One of the Unsung Heros of Corvettes & High Performance Chevrolets
Within the machinations of a big corporation, to get things done, it’s good to have an angel. Zora Arkus-Duntov had several angels. We’ve talked about Duntov’s relationship with Chevrolet honcho Ed Cole. But one angel that doesn’t get much attention was Semon “Bunkie” Knudsen.
Semon’s father was former GM president, William S. Knudsen. While this was helpful for the younger Kneudsen’s career, things weren’t handed to Bunkie – he had to work for what he accomplished. Like many teenage boys of his generation, Semon was interested in mechanical things. When he asked for a car, his Dad gave him one… in pieces for the young man to out back together. During his college years, Summer break meant a stint working at GM… on the assembly line. Upon graduation, Knudsen got a job at Pontiac in 1939 and quickly rose up through the management ranks. By 1956 he was the general manager at Pontiac.
The main job of every general manager is to increase sales. Like Chevrolet, Pontiac had a stogy public image. Bunkie assembled a team to jazz up the line and brought in Pete Estes from Oldsmobile, and John Z. DeLorean from Packard to create high performance version of his best -selling Pontiacs. Thus began the era of the “Wide Track Pontiac.” (Remember the ‘60s jingle, “Break away, to a wide track’n, Pon-tee-ack…”?) Within a few years, Pontiacs were a force to be contended with in NASCAR racing. Bunkie’s makeover of Pontiac put the division in third place in the industry and his reward was a promotion to head of the Chevrolet Division in 1961. Continue reading “Corvette Timeline Tails: Happy 99th Birthday Semon “Bunkie” Knudsen”
Illustrated Corvette Series looks back at the Last of the C3 Corvettes
For the last three months I’ve been having fun with my VETTE Magazine monthly column, “The Illustrated Corvette Series” looking back at what I believe are the “best” of every generation Corvette. So far, we have looked at the ‘62 Fuelie Corvettes and the ‘67 427/435 L89 Big-Block. This month we’re looking at the last of the C3 Corvettes, the ‘82 Collector Edition Hatchback. While it wasn’t the stump-puller from the late ‘60s and early ‘70, the ‘82 Collector Edition was a very sweet machine. So, let’s get straight to it! – Scott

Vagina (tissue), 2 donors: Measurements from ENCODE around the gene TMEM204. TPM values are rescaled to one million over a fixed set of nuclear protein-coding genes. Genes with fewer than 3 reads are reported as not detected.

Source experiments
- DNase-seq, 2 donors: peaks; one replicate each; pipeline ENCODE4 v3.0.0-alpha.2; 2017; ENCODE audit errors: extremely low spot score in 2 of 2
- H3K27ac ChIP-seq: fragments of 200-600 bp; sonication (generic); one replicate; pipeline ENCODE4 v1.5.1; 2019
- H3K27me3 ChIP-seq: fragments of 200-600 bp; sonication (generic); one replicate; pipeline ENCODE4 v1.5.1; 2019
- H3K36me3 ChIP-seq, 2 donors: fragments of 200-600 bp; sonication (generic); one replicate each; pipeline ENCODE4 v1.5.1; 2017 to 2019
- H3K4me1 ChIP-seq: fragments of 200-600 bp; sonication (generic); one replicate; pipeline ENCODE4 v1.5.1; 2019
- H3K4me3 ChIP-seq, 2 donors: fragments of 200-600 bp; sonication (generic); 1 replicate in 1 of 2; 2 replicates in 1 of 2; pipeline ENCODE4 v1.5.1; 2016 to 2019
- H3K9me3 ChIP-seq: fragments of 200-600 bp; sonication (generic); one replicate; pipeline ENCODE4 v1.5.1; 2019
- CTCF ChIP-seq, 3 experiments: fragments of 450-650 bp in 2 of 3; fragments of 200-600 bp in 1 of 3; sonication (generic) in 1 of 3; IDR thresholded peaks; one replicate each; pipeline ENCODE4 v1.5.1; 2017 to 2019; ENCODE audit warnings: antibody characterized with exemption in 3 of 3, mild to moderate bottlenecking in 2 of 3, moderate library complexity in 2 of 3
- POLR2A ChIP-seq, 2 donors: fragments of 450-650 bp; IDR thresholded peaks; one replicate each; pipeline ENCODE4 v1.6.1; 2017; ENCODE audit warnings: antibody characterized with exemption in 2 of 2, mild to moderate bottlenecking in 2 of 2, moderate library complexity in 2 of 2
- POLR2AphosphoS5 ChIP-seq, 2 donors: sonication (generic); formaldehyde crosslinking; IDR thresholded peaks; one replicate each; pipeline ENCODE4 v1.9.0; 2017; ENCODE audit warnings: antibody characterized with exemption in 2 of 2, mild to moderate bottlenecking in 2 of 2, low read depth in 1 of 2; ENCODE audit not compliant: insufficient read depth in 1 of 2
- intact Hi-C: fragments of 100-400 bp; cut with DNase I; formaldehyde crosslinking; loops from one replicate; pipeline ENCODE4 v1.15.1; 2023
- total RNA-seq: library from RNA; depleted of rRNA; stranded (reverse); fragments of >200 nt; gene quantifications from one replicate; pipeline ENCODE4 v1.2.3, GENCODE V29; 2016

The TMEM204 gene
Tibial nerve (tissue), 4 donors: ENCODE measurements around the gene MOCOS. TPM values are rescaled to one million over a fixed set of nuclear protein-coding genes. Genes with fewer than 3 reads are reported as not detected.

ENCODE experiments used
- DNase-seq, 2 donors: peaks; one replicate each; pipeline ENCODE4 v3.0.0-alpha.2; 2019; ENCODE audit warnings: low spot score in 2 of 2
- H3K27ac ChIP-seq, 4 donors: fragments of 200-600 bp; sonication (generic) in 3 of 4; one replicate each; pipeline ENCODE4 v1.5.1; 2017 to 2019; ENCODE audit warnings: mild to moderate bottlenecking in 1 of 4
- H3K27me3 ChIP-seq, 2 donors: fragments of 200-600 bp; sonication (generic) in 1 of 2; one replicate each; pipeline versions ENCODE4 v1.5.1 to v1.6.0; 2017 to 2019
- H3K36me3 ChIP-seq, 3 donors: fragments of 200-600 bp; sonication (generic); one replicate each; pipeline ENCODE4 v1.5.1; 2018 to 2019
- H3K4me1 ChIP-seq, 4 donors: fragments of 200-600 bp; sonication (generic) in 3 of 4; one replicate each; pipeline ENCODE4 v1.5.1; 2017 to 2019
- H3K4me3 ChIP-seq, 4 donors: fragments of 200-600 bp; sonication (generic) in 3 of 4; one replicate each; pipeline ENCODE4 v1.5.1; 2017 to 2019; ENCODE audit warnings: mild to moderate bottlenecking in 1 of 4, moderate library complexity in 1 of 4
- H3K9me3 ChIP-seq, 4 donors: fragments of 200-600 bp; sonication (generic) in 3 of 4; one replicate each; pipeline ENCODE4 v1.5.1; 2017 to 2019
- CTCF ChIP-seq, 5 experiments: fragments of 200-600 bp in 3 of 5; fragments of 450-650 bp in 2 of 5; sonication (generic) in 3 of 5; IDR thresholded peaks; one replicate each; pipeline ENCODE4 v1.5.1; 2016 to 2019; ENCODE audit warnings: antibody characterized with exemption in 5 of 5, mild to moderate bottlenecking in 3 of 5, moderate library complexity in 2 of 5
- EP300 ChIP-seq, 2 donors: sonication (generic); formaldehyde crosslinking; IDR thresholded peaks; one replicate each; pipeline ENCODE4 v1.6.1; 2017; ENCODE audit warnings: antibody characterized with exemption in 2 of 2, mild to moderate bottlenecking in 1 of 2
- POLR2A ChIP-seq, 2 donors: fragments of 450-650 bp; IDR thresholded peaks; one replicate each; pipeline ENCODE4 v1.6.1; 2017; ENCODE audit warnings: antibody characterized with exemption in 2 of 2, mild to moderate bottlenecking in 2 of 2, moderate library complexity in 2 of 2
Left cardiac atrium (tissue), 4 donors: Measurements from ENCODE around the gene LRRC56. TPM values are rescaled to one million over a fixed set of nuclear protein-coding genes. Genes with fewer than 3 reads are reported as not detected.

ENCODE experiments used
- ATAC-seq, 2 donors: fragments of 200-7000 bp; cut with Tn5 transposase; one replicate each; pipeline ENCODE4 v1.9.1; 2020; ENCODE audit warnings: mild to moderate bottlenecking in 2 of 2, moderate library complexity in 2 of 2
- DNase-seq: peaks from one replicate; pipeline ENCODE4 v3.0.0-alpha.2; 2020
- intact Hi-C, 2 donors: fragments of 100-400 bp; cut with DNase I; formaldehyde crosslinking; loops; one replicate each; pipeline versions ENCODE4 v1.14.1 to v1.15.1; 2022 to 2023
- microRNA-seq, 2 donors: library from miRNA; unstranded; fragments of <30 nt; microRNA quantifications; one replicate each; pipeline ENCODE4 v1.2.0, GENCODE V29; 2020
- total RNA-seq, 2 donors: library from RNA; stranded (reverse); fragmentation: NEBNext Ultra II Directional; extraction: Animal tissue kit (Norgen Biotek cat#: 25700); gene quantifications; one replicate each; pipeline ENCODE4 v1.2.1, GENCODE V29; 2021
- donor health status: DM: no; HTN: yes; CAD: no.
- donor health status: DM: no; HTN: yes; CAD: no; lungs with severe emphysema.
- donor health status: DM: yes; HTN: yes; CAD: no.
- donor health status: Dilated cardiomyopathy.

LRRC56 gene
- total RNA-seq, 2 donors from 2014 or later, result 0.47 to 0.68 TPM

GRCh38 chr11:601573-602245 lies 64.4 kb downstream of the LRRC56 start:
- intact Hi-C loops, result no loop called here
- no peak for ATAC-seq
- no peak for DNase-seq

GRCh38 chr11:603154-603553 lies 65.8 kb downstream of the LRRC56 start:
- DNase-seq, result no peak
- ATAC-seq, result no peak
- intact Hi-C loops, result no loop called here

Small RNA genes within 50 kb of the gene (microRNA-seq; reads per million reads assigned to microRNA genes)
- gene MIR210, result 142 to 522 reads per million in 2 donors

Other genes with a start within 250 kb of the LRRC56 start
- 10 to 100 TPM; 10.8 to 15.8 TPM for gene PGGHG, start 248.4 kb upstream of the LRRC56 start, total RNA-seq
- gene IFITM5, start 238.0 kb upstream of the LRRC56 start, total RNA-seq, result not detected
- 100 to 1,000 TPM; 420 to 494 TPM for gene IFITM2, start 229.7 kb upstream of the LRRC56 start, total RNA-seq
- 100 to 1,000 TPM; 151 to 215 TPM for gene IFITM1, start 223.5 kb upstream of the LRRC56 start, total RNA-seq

The ‘70s had been a challenging and strange time for America’s sports car. Performance had been on a decline since ‘70 but because of little to-no-competition, Corvettes sold like hot cakes, hitting an all-time high of 53,807 units in ‘79. Between increasing federal demands for emissions and safety improvements, there was little time for performance. In fact, what should have been a performance improvement through the use of lighter materials – aluminum differential, tube headers, etc – was offset by reduced horsepower due to more stringent emissions controls.
When Dave McLellan inherited the Corvette from Zora Arkus-Duntov in ‘75, it was not a pretty picture. Poor quality was rooted in the seriously outdated 1920s St. Louis plant. Rumors of a new assembly plant began in ‘73. Another challenge was the Corvette’s very old chassis and drivetrain. Designed in ‘61, most components were not shared with any other GM car. John DeLorean tried to address this issue with his plan to build Corvettes on the Camaro/Firebird chassis pan. While this might have made GM’s bean counters happy, it would have been a bad move. McLellan was charged with the responsibility of tighter government controls, keeping the Corvette fresh, improving existing hardware, transitioning the car’s assembly plant, and designing and implementing the new C4. A real peach of a job, right? Continue reading “1982 Collector Edition Corvette – The Polished Shark”
This could have been the beginning of a grand adventure for Corvette racing!
This is how we tend to think of the ’63 Grand Sport Corvette, with its aggressive fender flares, scoops, vents, and fat racing wheels and tires. Initial production was supposed to be 100, but Duntov envisioned at least 1,000 Grand Sports!
For those of us who are fans of the early days of the Corvette, the name, “Zora Arkus-Duntov” casts a very long shadow. GM’s chief of styling, Bill Mitchell once referred to Zora as, “Just a lowly engineer on a low-volume production Chevy.” While that may well have been correct, thanks to friends in very high places inside Chevrolet, Duntov got away with some astonishing things. And the Grand Sport wasn’t the first or last bodacious stunt he pulled.
There wasn’t much under the thin fiberglass body. The car had magnesium Hallibrand knock-off wheels, an aluminum bell housing, transmission case, and rear differential, plus a 36-gallon fuel tank. Note how the side pipes came off the stock cast iron exhaust manifolds. FIA rules mandated that the cars carry a spare tire. (GM photo from the book “Corvette Grand Sport” by Lowell C. Paddock)
For this adventure, Duntov’s GM “angel” was Simon “Bunkie” Knudsen. While Bunkie personally never raced cars, he did work on the GM assembly line as a college student in the ‘40s and was passionate about race cars. While general manager at Pontiac from 1956 to 1961, Knudsen was responsible for Continue reading “Corvette Timeline Tales: July 1962 – Production of the “Lightweight” aka Grand Sport Begins”